Handrails and hygiene

Hong Kong authority is nuts for holding the handrail. There’s signage everywhere. You should get some kind of prize if you manage to get through an MTR station without hearing an automated announcement that tells you to hang on. It’ll also scold you for looking at your mobile phone instead of holding the handrail, which is probably what you’re doing.

Hong Kong is also nuts for hygiene. The ghosts of avian flu and SARS haunt this city state. And, to be fair, with the population so concentrated that some people have chosen to live in cages, nervousness about spreading infectious diseases is probably not unreasonable.

When you have a cough or a cold public health campaigns encourage you to wear a surgical mask. Our guide book says you can ask for a surgical mask at the reception desk of most malls. Let no flu get between you and the latest hello kitty gizmo. My suspicion too is that, in a society known for a furious work ethic, the advice to colleagues with a sniffle isn’t “go home” but “put a mask on”. It’s not clear how effective this actually is. But it sure gives the city a definite dental clinic feel.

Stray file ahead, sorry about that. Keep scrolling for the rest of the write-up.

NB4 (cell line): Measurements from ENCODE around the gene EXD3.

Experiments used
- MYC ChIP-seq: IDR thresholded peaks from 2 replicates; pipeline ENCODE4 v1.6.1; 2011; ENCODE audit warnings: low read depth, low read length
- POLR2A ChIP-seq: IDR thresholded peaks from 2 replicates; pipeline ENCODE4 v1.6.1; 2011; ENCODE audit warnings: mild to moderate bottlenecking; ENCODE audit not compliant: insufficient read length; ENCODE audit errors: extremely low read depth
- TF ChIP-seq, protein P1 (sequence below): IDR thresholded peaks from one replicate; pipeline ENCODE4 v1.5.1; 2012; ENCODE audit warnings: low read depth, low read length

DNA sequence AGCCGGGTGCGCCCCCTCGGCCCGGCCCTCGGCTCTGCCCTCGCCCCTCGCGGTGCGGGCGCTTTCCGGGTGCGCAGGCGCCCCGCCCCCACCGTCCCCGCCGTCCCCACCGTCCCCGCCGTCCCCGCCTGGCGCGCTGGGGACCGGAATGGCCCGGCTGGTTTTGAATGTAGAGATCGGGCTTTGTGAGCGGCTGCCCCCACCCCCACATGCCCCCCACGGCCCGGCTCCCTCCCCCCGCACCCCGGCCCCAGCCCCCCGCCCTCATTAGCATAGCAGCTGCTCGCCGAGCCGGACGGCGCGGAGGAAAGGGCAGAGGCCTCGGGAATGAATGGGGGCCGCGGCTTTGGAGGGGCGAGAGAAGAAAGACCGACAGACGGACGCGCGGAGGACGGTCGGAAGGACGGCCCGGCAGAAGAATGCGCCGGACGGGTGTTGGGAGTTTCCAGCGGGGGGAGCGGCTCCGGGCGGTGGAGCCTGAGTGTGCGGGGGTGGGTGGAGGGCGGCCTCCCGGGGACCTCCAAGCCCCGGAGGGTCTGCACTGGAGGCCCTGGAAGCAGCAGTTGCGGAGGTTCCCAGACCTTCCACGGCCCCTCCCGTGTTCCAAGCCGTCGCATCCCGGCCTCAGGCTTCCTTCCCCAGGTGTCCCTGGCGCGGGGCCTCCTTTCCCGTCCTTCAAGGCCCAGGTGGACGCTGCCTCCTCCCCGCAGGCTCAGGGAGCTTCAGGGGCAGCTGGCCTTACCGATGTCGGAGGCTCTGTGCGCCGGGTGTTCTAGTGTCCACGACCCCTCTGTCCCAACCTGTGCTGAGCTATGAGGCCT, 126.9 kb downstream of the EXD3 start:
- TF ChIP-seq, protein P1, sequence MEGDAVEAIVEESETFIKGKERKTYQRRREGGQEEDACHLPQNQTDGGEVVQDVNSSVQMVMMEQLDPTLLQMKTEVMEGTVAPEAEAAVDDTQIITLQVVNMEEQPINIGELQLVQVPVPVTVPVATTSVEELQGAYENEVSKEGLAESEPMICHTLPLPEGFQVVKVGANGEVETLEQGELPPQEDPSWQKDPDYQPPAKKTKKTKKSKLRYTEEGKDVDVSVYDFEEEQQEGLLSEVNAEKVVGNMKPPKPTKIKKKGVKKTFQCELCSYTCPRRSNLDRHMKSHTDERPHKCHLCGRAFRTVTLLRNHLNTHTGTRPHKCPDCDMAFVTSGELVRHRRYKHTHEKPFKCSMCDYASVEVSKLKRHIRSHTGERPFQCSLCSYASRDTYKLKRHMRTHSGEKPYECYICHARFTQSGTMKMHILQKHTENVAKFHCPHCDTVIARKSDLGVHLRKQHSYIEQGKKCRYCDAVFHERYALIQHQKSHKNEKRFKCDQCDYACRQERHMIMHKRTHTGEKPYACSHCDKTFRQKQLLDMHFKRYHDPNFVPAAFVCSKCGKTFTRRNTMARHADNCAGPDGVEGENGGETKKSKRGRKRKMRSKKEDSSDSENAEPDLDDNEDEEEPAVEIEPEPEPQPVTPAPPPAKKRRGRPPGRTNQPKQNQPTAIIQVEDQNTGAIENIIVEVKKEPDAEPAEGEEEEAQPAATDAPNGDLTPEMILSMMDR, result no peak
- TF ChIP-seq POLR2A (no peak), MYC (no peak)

Put together the twin pillars of hygiene and holding hand rails and what do you get? Obsessive cleaning of hand rails. It’s announced to the world in signs like this one at a local restaurant.


It’s as if a fear of bacteria, rather than a determination to take stairs two at a time, is what’s holding you back from hanging on. Even if that’s the case, I’m honestly left wondering how you sterilise a hand rail.

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